I’ve been having some interesting conversations over the last few weeks with my buddy Steve. Basically, the conversation has focused on a simple question:
How do teachers know whether they’re good at what they do?
We’ve been trying to figure out what types of data could provide information to help us understand what good teaching actually looks like. Part of that discussion involves asking students to provide part of the data.
But browse through an article, Why Kids Should Grade Teachers, from The Atlantic that discusses the power of student feedback. And you may not agree with all of it. I get that. But the idea still makes sense to me. Kids spent months in our classrooms – their perspective is important in helping us understand the impact we’re having on them, good and bad.
I’ve attached a couple of quick sample surveys. Feel free to adapt them for content and age levels.
But there is other information that can also be useful to answering the original question. We can use all sorts of data to get feedback about quality instruction.
One of the most useful is to use a rubric.
We use lots of rubrics as part of our instruction. We know that a rubric can give us great information about student learning and performance. And we need to start using rubrics to help us measure our own performance.
But what does that rubric look like?
Are there other things you can use to help figure out whether your lesson sucks?
Get another set of eyes
Admin types can be a bit scary but if you find a colleague who is willing to observe your instruction or preview your lesson plan – especially one from outside your building – their feedback can be incredibly powerful. Make it clear that everything is on the table and full disclosure is required. You’ll need their notes and observations are important pieces of data.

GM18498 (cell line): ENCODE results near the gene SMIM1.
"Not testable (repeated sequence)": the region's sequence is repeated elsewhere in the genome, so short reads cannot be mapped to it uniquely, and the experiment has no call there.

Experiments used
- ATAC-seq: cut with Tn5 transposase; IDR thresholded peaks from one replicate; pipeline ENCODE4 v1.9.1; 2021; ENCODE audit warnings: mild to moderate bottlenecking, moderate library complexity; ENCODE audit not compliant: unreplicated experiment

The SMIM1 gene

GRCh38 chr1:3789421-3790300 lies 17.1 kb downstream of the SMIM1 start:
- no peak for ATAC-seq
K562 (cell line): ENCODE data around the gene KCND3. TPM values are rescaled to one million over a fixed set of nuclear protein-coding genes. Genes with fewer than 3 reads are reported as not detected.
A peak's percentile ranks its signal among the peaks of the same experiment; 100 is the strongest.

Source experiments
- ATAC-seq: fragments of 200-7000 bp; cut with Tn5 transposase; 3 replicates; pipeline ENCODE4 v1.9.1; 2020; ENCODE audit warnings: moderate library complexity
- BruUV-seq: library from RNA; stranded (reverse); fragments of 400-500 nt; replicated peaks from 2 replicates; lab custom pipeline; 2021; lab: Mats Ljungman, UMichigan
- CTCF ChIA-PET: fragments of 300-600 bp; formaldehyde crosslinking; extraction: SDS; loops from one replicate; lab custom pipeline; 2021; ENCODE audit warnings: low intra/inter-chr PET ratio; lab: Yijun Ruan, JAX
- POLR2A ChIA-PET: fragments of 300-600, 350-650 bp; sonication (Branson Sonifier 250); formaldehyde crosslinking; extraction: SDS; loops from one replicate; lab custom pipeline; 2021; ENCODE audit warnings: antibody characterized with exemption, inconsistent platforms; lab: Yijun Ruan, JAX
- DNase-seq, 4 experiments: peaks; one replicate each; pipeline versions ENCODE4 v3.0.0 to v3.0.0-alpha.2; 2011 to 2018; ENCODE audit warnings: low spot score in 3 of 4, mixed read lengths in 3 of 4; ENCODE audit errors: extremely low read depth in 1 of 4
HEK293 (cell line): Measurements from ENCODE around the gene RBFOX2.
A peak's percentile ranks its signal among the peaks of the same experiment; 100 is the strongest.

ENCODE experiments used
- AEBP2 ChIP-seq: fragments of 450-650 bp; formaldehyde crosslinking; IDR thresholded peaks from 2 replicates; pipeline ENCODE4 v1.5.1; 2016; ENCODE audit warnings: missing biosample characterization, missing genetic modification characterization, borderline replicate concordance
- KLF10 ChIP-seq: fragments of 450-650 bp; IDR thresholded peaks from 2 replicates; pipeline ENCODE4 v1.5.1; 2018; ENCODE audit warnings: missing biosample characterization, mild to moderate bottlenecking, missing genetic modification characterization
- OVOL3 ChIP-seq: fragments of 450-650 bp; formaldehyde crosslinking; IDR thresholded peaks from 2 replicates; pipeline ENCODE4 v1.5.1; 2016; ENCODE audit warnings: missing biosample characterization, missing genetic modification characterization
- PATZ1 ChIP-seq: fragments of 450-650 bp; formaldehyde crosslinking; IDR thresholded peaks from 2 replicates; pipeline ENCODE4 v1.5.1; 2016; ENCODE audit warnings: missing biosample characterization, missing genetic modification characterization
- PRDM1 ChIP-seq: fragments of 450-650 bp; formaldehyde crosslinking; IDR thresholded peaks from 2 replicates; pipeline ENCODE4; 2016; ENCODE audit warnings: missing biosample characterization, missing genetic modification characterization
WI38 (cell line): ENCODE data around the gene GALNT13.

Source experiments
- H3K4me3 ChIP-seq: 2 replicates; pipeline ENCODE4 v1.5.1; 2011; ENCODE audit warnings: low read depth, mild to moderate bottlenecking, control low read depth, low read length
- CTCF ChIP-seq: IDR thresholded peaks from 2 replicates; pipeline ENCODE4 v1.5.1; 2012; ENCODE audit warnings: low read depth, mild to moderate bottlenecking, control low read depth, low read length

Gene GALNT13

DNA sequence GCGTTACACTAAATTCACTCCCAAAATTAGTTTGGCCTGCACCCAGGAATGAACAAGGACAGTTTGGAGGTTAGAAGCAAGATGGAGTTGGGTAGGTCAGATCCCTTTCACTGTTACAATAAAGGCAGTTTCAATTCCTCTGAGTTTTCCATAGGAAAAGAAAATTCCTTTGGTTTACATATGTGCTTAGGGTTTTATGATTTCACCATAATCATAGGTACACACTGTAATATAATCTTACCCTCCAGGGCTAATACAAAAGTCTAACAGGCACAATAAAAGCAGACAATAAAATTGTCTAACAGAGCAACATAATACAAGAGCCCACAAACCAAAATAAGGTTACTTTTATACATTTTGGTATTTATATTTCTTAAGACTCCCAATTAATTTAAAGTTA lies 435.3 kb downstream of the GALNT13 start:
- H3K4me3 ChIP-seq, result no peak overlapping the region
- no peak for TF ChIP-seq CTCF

Let’s go to the video tape
It’s both exciting and scary to watch yourself teach. There are so many different things we don’t notice when we teach because well . . . our focus is always somewhere else. Exciting because we see what we do well and scary because we see what we don’t do well. In a perfect world, there should be a couple of cameras (and camera person) who will capture both you and your class. Non-perfect world? Tripod in the back corner. Don’t be afraid to use iPad or other mobile device.
Watch the video a couple of days later – but view it with a specific goal in mind. Watch for appropriate questioning skills, wait time, use of primary sources, classroom management skills, assigning groups, etc. Write down your thoughts for future reference and reflection.
Take notes during class
It’s also important for you to be self-aware during the delivery of the lesson. Just because you’re busy delivering instruction and facilitating learning, that doesn’t mean you can’t also record what worked and what didn’t work. Either actually record these thoughts down on paper and pencil, on your mobile device, or mentally keep track of this stuff. At the end of the day, reflect a bit on these notes..
Use the rubric. Ask your kids. Grab some video. Get someone to observe. And get better!